Man oh man, The Booksellers will leave you bibliophiles happier than pigs in slop!
It's a quiet, simple, sweet little indie doc that unfolds at a handful of rare and used book stores, book fairs, college libraries, large institutions, leathery reading clubs, and magnificent private libraries, all of which (save the University of Pennsylvania and one New Jersey warehouse in which a dealer stores some 300,000 books, ephemera, and other unique curios) are sprinkled throughout a few dense blocks in NYC.
We're introduced to 20 or more quirky, mostly white-haired antiquarians slouching in tweed jackets with elbow patches who hobble to and fro with limping gaits down long rows of stacks, thick, smudged eyeglasses dangling loosely from bronze chains suspended around their wrinkled and turtled necks.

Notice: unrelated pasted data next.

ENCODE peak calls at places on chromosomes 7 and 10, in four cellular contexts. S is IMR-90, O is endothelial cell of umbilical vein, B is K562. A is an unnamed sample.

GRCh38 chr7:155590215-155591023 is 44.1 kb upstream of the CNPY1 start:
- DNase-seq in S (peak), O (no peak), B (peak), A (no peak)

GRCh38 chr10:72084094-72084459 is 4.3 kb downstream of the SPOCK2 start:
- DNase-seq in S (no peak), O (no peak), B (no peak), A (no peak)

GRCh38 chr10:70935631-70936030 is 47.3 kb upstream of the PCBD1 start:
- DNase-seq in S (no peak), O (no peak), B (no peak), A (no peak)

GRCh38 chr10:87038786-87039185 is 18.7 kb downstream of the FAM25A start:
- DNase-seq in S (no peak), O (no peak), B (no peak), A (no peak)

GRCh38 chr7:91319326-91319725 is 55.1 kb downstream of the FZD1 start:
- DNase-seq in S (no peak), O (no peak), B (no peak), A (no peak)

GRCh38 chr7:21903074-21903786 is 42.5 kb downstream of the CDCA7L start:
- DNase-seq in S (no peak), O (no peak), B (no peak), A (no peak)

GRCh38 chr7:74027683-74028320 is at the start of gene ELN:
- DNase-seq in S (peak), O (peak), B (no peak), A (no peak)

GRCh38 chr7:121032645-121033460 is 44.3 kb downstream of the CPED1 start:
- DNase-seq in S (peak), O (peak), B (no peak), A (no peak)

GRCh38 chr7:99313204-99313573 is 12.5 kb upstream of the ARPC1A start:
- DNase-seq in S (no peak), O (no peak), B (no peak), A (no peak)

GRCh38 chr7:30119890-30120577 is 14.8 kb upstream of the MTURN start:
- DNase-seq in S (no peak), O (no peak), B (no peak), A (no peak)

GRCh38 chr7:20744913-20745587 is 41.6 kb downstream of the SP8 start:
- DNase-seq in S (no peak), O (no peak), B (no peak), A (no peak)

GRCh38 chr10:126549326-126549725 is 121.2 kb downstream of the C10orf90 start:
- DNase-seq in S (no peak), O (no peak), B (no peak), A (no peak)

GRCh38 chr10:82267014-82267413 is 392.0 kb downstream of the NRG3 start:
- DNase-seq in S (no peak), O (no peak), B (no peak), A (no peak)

We receive a fascinating education about the past and present state of rare book dealings, then—to my great joy—several promising predictions about books' future (primarily demand and diversity).
If you love reading (surely the closest equivalent to lollygagging for hours in someone else's mind), The Booksellers is a unique rabbit trail through the business of books as objects, their significance to culture, and, most entertainingly, the eccentrics who populate the profession.
Just beware the cats. They are, apparently, obligatory Keepers of the Kingdom—the fuzzy, arch-backed gargoyles astride every counter, ceaselessly purring alongside warm, rattly cash registers as they take their toll.